Perhaps the most remarkable thing about Gravity is how the film makes the infinite vastness of outer space feel so intimate.
This science-fiction thrill ride manages to give viewers an immersive experience that conveys what it’s really like to look down on the Earth’s surface from miles above.
The film is bursting with originality and is such a marvelous technical achievement from director Alfonso Cuaron (Children of Men) and his team that it becomes easier to overlook the narrative flaws.
It’s an ambitious two-character piece that takes place aboard a space shuttle nearing the end of its mission, which is never really described nor is it relevant. Matt (George Clooney) is an experienced astronaut whose sense of humor puts the rest of the crew as ease, especially Ryan (Sandra Bullock), a medical scientist on her first voyage into space.
While on a routine spacewalk, however, they are notified by a NASA official (voice of Ed Harris) that a satellite collision has caused a field of debris to fly in their path. During the ensuing chaos, communication is lost and the crew is decimated, leading to an against-the-odds struggle for survival.
The script by Cuaron and his son, Jonas, tends to stretch its premise to feature length with a series of contrivances and implausibilities in the second half. Yet those can be forgiven thanks to consistently genuine white-knuckle tension, along with a sympathy for the characters and their plight that is established early on.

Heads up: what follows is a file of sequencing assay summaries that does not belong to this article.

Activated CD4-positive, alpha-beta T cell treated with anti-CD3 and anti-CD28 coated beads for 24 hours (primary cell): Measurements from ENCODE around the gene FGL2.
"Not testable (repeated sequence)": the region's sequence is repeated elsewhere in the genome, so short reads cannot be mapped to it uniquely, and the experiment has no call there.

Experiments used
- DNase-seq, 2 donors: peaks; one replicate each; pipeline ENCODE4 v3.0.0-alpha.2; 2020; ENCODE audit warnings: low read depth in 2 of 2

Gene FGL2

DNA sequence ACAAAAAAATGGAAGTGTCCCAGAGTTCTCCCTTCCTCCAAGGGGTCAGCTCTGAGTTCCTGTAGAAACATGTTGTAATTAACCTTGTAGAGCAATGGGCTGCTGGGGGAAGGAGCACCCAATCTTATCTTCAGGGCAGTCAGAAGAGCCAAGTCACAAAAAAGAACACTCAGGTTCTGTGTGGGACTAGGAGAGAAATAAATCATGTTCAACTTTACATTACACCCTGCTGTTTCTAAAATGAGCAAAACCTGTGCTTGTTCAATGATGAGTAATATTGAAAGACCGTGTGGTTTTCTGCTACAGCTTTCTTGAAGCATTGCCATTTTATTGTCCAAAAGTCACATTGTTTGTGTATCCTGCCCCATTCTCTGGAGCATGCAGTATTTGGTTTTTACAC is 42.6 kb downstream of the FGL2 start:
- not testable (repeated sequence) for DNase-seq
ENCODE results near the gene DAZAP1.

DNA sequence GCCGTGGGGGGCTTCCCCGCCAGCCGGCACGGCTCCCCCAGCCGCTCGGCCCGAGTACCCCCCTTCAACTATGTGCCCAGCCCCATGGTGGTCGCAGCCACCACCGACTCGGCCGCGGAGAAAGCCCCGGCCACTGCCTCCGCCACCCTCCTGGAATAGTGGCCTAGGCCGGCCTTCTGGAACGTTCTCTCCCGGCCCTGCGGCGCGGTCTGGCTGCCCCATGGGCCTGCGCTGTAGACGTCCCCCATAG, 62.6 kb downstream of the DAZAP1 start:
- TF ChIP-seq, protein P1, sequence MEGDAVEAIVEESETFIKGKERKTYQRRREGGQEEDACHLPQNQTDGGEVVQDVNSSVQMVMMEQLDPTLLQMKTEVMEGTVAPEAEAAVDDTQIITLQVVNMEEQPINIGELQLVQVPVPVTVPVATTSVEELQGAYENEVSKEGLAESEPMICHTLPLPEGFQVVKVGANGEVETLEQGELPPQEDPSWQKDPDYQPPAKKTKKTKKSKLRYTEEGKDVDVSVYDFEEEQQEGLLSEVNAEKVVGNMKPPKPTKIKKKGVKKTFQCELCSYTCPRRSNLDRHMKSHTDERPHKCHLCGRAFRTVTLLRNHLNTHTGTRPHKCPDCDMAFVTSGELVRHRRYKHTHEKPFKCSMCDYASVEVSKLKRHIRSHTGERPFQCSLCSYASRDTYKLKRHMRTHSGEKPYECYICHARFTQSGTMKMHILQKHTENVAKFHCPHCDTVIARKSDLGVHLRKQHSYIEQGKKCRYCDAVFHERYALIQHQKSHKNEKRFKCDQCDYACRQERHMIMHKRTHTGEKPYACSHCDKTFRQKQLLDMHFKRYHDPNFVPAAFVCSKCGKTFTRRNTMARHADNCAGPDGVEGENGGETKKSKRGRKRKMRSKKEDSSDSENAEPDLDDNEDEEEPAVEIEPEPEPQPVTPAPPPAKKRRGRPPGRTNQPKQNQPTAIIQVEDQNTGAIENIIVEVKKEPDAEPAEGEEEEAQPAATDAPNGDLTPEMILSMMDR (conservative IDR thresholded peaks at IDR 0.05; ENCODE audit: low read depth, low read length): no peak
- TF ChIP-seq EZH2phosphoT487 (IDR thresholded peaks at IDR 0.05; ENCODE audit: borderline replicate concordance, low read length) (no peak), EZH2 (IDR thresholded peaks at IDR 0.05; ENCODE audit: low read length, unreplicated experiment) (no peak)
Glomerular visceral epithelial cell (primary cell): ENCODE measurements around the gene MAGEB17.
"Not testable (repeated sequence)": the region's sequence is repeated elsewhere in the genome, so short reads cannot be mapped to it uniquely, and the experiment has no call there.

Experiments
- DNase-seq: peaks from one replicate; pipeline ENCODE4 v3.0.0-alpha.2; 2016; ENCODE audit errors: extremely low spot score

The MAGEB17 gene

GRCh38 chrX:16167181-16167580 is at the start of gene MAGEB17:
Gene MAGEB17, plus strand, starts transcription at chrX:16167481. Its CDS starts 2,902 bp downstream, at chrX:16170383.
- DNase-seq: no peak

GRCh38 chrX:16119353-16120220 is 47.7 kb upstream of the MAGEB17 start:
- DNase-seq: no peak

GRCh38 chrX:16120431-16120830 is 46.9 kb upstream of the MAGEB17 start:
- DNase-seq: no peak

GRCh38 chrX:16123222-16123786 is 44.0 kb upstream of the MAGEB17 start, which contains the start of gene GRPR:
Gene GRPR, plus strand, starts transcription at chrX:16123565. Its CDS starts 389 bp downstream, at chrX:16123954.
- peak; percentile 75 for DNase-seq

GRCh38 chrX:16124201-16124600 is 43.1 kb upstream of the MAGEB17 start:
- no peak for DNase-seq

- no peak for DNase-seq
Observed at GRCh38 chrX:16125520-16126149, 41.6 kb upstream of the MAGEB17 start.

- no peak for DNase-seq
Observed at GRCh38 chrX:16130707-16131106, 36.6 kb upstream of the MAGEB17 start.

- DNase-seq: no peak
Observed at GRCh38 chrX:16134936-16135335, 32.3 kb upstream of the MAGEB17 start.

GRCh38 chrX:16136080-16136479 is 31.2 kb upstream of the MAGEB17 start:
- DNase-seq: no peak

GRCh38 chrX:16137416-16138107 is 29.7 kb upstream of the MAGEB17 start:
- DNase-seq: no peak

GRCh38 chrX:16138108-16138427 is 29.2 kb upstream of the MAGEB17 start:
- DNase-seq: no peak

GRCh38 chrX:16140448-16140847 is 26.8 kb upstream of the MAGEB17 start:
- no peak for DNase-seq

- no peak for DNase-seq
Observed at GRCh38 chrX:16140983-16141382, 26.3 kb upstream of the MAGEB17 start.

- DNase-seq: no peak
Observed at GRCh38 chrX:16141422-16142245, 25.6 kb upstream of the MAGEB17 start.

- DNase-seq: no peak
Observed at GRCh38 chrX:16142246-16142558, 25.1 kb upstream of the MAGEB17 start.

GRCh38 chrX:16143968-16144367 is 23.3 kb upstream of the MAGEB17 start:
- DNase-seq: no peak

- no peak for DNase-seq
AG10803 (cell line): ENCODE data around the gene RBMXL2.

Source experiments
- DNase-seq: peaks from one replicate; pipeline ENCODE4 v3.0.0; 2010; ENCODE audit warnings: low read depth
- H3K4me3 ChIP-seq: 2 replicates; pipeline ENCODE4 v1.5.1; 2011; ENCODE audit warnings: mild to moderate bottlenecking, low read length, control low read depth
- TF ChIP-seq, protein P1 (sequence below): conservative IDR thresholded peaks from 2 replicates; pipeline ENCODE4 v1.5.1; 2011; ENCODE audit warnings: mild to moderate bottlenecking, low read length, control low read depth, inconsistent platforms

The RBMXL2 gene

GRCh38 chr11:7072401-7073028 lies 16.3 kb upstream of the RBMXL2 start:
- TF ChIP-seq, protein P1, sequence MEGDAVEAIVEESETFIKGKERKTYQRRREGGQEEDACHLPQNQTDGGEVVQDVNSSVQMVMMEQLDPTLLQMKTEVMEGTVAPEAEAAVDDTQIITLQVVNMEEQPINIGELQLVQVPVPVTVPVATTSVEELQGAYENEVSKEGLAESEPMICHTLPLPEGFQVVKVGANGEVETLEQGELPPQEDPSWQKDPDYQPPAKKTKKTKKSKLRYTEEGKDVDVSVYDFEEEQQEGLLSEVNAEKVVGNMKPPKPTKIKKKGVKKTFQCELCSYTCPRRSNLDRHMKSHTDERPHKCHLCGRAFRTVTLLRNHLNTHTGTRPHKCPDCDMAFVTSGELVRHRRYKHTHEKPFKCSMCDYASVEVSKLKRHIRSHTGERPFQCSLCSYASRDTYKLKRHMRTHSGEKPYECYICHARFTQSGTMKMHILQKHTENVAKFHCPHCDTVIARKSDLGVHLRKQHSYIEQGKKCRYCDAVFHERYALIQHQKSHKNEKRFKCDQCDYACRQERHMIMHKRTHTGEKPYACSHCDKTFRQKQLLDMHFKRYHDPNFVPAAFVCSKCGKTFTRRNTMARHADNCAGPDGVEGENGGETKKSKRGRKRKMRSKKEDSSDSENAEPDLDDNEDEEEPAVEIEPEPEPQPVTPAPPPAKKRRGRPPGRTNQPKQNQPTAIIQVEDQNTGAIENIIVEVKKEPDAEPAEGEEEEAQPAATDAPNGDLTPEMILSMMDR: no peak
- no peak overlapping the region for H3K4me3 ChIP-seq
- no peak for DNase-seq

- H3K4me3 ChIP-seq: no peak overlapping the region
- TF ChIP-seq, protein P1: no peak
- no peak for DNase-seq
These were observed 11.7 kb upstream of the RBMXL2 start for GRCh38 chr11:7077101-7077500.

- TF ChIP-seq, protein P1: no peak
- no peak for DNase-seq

The opening sequence is quite impressive, and Cuaron keeps his camera moving and his visual perspective changing as the characters move from one obstacle to the next, fighting for survival amid slim hope of a rescue.
Gravity offers a harrowing look at astronauts, and how their jobs involve such unpredictability with slim margins for error. At the same time, with the help of cinematographer Emmanuel Lubezki (The Tree of Life) and a handful of stunning 3D special effects, it appreciates the peacefulness and tranquility of outer space, and how so few humans will ever experience such breathtaking images.
Of course, it helps that Clooney and Bullock are each in top form. That means that the film isn’t all about what goes on outside those airtight suits, but what’s inside them as well.
Rated PG-13, 91 minutes.